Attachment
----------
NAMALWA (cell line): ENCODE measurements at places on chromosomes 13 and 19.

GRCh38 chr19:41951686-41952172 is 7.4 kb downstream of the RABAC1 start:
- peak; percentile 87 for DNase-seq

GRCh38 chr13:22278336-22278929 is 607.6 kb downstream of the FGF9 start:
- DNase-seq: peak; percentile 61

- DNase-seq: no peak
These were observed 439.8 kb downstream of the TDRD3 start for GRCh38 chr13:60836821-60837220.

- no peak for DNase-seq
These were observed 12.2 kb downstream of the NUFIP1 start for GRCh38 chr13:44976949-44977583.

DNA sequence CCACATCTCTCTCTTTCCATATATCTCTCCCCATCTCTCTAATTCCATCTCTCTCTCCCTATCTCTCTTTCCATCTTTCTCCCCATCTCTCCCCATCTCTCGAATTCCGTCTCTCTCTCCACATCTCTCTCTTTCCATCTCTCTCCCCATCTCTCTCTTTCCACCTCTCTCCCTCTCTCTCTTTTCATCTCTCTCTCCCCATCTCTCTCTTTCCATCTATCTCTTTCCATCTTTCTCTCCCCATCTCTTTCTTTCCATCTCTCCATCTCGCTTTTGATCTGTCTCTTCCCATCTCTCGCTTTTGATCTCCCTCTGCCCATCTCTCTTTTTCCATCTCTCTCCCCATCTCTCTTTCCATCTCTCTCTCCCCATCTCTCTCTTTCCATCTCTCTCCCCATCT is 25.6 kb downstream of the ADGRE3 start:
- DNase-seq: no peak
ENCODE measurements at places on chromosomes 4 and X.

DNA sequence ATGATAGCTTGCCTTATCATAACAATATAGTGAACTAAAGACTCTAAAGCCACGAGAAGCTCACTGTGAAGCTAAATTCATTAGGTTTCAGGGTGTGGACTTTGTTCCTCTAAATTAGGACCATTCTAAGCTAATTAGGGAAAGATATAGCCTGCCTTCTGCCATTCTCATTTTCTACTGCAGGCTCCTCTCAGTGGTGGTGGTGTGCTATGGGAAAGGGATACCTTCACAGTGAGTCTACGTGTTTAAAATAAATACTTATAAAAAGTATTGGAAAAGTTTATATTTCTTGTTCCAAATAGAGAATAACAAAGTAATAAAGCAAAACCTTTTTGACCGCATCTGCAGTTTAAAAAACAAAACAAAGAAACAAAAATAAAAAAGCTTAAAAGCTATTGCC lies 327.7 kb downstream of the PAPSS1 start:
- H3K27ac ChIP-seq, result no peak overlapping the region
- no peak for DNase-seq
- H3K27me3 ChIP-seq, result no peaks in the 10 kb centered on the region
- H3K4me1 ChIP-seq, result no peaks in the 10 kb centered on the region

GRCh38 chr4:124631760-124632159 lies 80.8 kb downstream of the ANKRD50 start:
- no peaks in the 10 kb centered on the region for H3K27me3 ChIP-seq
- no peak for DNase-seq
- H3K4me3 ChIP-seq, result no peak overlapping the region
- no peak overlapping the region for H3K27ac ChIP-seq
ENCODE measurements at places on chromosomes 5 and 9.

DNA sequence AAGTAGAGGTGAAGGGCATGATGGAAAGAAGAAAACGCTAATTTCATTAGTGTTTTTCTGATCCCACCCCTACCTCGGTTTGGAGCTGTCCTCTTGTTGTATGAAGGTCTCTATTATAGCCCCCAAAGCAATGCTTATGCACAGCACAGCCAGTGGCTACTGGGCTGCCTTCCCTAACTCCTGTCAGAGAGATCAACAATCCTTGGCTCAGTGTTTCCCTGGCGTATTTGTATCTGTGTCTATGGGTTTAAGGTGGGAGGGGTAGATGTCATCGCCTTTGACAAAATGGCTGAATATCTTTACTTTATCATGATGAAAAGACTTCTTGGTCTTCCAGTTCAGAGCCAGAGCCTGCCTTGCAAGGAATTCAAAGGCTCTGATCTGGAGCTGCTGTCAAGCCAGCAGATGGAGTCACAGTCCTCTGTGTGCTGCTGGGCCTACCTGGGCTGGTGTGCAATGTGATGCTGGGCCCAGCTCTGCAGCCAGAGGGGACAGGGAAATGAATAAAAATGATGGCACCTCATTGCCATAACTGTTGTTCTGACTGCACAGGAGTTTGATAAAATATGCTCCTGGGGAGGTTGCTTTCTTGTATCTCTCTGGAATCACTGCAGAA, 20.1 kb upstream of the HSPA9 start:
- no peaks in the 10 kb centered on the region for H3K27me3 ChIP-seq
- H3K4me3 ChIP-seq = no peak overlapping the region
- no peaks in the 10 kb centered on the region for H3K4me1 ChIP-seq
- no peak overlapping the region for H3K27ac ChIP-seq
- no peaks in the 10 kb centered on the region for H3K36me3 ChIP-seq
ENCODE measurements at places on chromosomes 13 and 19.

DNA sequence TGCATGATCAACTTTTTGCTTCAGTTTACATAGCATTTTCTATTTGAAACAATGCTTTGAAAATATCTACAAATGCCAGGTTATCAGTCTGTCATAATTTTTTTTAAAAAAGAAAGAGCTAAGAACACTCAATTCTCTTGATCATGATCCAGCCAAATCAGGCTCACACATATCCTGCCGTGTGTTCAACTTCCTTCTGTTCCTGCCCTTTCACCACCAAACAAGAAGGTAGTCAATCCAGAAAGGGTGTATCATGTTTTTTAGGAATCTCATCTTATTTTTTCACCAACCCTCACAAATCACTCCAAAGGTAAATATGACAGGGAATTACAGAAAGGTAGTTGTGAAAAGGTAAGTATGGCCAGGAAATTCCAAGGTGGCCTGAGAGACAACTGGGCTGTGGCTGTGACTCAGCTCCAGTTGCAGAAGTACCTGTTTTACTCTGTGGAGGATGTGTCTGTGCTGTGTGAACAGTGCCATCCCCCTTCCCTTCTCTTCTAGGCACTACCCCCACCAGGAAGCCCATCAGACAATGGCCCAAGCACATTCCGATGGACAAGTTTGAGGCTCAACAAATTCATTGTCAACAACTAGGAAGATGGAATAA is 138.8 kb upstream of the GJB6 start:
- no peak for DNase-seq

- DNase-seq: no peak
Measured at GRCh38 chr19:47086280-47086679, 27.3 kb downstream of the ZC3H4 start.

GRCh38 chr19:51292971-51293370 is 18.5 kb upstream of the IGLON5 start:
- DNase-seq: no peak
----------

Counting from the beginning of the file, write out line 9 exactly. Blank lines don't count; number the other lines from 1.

These were observed 12.2 kb downstream of the NUFIP1 start for GRCh38 chr13:44976949-44977583.